This is “Innovation for the Bottom of the Pyramid”, section 13.5 from the book Challenges and Opportunities in International Business (v. 1.0).
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In 1998, Professors C. K. Prahalad and Stuart L. Hart defined the bottom of the pyramid (BOP)Also known as the base of the pyramid, the market represents the four billion to five billion people living on less than $2 per day, typically in emerging economies. as the billions of people living on less than $2 per day. Both men expanded this definition of BOP in their subsequent writing (e.g., Prahalad’s The Fortune at the Bottom of the Pyramid in 2004 and Hart’s Capitalism at the Crossroads in 2005).C. K. Prahalad, The Fortune at the Bottom of the Pyramid (Upper Saddle River, NJ: Wharton School Publishing, 2004); Stuart L. Hart, Capitalism at the Crossroads (Upper Saddle River, NJ: Wharton School Publishing, 2005). The BOP is estimated to comprise between four billion and five billion people.
Professor Aneel Karnani at the University of Michigan argues that the BOP proposition is indeed too good to be true. “It is seductively appealing, but it is riddled with fallacies. There is neither glory nor fortune at the bottom of the pyramid—it is all a mirage.”Aneel Karnani, “Fortune at the Bottom of the Pyramid: A Mirage,” Ross School of Business Working Paper Series, Working Paper No. 1035, July 2006, accessed February 12, 2011, http://deepblue.lib.umich.edu/bitstream/2027.42/41223/5/1035-Karnani_ OLD.pdf. He argues that the BOP proposition is logically flawed and is not supported by empirical evidence. He proposes an alternative approach for the private sector to alleviate poverty by viewing the poor as producers, not consumers. This shift in view, Karnani argues, is the way to alleviate poverty by raising the incomes of the poor.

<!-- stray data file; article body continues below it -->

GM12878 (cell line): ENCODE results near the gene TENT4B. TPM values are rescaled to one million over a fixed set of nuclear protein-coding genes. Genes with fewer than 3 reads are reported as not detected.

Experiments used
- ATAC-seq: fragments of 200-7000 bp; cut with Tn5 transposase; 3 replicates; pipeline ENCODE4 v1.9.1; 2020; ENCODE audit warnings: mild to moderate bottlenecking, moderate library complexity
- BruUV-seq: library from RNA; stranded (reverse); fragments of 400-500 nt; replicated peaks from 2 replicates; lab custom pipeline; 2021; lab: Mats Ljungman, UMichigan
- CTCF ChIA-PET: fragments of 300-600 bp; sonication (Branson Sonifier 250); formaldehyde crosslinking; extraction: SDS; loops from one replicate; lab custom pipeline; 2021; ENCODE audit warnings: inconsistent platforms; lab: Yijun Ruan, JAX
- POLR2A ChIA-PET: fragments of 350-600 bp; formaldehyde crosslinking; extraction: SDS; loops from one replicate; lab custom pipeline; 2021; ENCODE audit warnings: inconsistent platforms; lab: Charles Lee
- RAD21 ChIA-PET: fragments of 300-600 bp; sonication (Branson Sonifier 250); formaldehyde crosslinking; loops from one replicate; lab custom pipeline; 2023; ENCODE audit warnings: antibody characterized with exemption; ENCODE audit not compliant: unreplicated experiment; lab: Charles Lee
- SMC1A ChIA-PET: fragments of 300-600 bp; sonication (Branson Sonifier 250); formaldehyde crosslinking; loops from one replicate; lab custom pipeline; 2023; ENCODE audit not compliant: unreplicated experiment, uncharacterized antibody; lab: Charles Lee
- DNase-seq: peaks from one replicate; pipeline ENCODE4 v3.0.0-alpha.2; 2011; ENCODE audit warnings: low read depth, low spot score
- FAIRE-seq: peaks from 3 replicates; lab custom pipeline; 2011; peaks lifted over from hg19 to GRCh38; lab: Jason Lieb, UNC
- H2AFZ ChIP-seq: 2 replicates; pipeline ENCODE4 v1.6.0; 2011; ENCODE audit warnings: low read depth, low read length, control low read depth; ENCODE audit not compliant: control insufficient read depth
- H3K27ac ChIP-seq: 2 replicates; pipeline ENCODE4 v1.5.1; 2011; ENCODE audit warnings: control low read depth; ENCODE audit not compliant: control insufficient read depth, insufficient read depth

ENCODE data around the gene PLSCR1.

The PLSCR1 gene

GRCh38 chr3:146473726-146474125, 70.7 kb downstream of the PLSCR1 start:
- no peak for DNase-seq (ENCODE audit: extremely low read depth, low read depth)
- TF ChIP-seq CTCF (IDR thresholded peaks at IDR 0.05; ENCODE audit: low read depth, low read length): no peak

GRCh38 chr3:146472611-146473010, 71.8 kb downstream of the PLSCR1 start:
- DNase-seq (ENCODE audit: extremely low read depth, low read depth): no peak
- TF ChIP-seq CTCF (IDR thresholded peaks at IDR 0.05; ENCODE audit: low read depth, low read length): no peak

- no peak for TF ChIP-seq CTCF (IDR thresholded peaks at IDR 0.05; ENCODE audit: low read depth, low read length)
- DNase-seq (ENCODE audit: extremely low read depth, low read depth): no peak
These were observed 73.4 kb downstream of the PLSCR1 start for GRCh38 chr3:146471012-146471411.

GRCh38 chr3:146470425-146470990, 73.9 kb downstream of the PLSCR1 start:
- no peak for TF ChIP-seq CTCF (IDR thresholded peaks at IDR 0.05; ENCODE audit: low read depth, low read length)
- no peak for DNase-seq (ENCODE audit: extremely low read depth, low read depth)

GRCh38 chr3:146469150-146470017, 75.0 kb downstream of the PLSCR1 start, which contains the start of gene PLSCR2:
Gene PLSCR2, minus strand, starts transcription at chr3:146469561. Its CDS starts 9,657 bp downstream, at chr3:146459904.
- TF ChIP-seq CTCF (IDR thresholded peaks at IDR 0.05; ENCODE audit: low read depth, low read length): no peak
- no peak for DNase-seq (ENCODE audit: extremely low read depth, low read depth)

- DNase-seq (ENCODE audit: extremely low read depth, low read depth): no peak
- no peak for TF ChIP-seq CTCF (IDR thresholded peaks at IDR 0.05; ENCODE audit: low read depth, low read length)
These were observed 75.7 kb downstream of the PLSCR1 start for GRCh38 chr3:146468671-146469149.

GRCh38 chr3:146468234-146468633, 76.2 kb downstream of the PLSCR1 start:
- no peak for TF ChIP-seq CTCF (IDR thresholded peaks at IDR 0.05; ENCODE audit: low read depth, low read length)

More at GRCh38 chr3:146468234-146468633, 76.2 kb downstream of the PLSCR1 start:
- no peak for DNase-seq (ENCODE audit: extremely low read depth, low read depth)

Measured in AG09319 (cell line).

In Prahalad and Hart’s view, companies that understand the potential for commercial consumption at the BOP can open a new, potentially lucrative market that benefits the business as well as BOP consumers. By innovating to meet the needs of BOP customers, a company treats them with dignity and respect that previously was afforded only to the wealthy, Prahalad and Hart say.
Addressing the bottom of the pyramid requires a fresh managerial mind-set, summarized below in Prahalad’s “12 Principles of BOP Innovation”—which are innovations themselves.C. K. Prahalad, The Fortune at the Bottom of the Pyramid (Upper Saddle River, NJ: Wharton School Publishing, 2004), 25–27. In developed markets, Prahalad suggests that one may take the availability of electricity, telephones, credit, refrigeration, and other such amenities for granted. At the BOP, the infrastructure is much spottier and more hostile. Consumers may have to cope with frequent electric-power blackouts and brownouts. Credit may be extremely costly. Refrigeration may be unavailable. Products marketed to the bottom of the pyramid must be able to withstand such an environment.
Below are Prahalad’s “12 Principles of BOP Innovation,” along with examples of each.
NextBillion.net began as an initiative of the World Resources Institute’s Markets and Enterprise Program. The name refers to the next billion people to rise from the bottom of the pyramid into the middle class and connotes the next billion in profits that companies can make serving this market. The purpose of the site is to provide a source for news, analysis, research and discussion on development through enterprise and BOP ideas. In addition, the NextBillion.net website has a career center that posts jobs (consulting projects as well as full-time jobs and academic appointments). As the site states, its mission is to “highlight the development and implementation of business strategies that open opportunities and improve the lives of the world’s approximately 4 billion low-income producers and consumers.”“About NextBillion,” NextBillion, accessed May 11, 2011, http://www.nextbillion.net/about.
(AACSB: Reflective Thinking, Analytical Skills)